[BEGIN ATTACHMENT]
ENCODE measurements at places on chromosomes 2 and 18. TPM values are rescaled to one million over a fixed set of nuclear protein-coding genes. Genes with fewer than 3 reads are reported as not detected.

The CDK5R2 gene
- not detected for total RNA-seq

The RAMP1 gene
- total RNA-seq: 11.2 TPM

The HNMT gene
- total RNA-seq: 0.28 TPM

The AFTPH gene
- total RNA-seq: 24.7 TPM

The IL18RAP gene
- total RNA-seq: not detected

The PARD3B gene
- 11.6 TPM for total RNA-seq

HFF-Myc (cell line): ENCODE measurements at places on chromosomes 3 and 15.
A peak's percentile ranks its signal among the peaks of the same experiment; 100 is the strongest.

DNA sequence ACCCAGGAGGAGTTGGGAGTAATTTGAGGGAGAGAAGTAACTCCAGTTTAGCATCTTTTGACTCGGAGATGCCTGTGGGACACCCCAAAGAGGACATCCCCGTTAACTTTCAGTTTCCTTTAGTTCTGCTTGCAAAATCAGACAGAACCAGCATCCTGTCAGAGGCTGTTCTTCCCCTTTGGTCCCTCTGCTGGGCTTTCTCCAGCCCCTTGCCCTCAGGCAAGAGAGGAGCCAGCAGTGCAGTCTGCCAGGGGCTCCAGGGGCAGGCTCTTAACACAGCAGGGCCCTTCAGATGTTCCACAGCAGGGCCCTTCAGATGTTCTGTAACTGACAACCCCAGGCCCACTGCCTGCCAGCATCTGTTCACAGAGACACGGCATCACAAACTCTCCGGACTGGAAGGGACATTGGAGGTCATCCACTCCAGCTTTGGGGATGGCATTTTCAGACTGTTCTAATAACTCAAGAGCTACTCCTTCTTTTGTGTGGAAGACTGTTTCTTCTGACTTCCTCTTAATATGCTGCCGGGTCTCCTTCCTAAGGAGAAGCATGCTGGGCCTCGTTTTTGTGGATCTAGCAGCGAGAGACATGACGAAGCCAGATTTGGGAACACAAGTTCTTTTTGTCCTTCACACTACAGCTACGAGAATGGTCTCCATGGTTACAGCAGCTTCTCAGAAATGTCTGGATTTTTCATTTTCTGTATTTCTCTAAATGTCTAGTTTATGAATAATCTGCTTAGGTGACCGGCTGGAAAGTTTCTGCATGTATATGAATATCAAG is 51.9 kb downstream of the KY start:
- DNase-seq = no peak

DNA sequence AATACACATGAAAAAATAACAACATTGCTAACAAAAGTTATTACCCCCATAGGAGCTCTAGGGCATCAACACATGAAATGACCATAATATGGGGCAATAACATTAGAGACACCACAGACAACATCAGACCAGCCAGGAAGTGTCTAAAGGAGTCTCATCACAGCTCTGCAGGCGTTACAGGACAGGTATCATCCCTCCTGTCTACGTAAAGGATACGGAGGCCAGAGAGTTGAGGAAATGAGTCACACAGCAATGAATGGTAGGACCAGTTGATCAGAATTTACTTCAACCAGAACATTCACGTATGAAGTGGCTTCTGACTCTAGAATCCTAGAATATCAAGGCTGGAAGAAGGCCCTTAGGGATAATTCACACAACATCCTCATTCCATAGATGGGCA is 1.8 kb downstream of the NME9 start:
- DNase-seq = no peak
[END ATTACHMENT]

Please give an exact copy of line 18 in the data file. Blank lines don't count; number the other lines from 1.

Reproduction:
DNA sequence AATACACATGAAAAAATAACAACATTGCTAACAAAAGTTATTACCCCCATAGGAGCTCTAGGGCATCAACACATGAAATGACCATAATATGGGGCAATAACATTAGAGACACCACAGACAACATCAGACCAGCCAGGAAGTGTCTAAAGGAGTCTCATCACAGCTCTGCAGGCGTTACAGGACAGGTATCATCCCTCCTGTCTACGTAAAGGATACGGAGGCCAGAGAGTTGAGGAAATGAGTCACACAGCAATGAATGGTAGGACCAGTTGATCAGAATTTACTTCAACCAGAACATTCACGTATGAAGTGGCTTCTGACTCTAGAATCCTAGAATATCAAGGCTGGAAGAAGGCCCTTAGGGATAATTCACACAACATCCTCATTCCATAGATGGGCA is 1.8 kb downstream of the NME9 start: